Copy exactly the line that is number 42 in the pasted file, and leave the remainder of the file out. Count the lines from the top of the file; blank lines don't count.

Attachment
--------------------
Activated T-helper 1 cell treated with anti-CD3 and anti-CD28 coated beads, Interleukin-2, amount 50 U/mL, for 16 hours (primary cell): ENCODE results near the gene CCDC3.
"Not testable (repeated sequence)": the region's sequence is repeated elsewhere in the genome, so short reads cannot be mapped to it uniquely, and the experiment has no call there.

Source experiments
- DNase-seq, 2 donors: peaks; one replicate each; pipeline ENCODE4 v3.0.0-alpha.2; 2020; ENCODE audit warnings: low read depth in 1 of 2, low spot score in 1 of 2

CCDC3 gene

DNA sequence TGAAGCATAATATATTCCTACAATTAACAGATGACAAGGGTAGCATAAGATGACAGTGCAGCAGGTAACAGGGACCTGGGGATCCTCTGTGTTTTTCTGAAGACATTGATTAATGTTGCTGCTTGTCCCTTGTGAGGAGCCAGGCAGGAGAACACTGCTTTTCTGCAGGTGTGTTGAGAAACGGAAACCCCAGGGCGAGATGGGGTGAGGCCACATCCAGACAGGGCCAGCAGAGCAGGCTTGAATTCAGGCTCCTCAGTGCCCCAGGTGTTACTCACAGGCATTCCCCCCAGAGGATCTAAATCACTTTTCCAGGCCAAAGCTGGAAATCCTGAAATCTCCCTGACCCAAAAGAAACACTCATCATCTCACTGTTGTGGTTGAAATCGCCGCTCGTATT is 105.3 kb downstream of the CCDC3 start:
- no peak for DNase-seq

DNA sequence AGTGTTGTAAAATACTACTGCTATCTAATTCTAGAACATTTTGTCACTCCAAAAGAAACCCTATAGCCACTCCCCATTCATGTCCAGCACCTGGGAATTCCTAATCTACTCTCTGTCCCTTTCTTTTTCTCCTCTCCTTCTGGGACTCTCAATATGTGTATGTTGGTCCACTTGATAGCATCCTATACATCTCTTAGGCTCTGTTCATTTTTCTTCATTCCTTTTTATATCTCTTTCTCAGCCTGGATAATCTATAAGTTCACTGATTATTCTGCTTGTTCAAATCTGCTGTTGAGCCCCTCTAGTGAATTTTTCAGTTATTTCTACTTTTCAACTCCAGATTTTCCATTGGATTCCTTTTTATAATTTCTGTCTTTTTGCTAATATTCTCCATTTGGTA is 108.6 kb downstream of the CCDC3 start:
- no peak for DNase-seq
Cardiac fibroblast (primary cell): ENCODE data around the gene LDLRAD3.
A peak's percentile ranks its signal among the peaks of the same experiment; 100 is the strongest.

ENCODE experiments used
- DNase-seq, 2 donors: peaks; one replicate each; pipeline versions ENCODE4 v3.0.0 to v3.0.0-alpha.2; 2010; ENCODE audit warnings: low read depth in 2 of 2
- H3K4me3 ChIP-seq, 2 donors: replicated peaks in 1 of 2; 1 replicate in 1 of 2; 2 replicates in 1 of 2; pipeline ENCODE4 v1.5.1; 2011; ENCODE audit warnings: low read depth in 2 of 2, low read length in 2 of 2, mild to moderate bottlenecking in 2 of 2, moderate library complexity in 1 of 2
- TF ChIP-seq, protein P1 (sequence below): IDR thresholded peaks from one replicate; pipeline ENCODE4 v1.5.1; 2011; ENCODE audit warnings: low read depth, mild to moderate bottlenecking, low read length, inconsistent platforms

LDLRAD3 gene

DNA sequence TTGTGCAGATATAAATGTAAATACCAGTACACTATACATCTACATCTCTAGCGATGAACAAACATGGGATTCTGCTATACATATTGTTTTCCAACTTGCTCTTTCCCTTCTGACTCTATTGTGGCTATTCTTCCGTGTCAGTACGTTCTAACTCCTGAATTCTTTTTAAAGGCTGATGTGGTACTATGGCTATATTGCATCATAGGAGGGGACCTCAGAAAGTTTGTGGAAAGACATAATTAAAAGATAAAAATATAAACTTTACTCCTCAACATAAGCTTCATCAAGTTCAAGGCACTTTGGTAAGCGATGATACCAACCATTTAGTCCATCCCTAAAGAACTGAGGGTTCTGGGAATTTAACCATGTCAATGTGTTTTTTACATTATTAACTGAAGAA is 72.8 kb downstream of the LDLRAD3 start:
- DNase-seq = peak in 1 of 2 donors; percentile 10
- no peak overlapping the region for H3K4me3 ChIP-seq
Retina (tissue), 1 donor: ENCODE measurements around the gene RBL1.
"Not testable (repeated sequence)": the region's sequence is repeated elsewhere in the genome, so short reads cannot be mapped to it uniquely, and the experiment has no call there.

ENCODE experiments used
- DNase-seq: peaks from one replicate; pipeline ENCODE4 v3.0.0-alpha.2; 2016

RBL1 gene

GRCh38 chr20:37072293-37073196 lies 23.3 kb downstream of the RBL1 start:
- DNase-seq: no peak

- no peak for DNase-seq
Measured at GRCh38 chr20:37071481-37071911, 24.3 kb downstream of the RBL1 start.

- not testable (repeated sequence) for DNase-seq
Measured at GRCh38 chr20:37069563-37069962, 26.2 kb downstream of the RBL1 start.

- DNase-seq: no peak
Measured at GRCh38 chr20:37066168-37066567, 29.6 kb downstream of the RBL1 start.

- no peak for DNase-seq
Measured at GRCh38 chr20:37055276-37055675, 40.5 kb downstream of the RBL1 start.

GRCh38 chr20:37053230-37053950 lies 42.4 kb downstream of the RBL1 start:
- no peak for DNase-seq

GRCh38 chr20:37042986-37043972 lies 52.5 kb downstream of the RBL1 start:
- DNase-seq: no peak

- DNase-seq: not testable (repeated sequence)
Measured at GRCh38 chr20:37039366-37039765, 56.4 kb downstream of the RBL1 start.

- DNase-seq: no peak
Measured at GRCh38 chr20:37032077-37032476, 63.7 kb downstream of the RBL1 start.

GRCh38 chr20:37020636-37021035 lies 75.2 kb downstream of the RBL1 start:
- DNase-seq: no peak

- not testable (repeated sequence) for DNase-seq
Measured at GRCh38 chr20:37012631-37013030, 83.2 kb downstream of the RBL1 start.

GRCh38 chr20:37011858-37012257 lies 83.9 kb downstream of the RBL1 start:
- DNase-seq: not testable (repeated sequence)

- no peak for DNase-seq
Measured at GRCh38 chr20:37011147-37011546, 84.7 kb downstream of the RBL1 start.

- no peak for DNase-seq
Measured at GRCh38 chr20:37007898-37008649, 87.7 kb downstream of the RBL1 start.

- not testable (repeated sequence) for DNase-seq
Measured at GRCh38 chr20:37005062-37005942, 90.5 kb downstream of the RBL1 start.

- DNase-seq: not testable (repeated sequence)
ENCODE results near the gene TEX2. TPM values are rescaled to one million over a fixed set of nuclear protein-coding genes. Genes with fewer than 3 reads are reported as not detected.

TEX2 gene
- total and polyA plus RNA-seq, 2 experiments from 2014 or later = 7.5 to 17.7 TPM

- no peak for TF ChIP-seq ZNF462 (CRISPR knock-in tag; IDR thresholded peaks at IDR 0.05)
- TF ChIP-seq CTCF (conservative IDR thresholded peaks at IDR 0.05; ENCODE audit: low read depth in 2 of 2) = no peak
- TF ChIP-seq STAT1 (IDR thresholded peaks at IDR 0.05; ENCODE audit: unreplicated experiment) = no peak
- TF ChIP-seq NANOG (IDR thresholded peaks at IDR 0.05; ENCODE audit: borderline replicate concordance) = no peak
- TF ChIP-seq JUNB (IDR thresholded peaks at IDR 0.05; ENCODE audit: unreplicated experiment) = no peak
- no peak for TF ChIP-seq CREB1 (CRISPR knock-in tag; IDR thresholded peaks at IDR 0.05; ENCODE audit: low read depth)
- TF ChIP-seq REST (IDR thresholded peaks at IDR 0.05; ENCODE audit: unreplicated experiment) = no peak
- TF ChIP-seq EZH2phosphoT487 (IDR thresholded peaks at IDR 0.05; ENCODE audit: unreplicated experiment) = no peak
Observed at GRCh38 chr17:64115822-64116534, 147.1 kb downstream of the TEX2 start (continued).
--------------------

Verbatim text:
Measured at GRCh38 chr20:37032077-37032476, 63.7 kb downstream of the RBL1 start.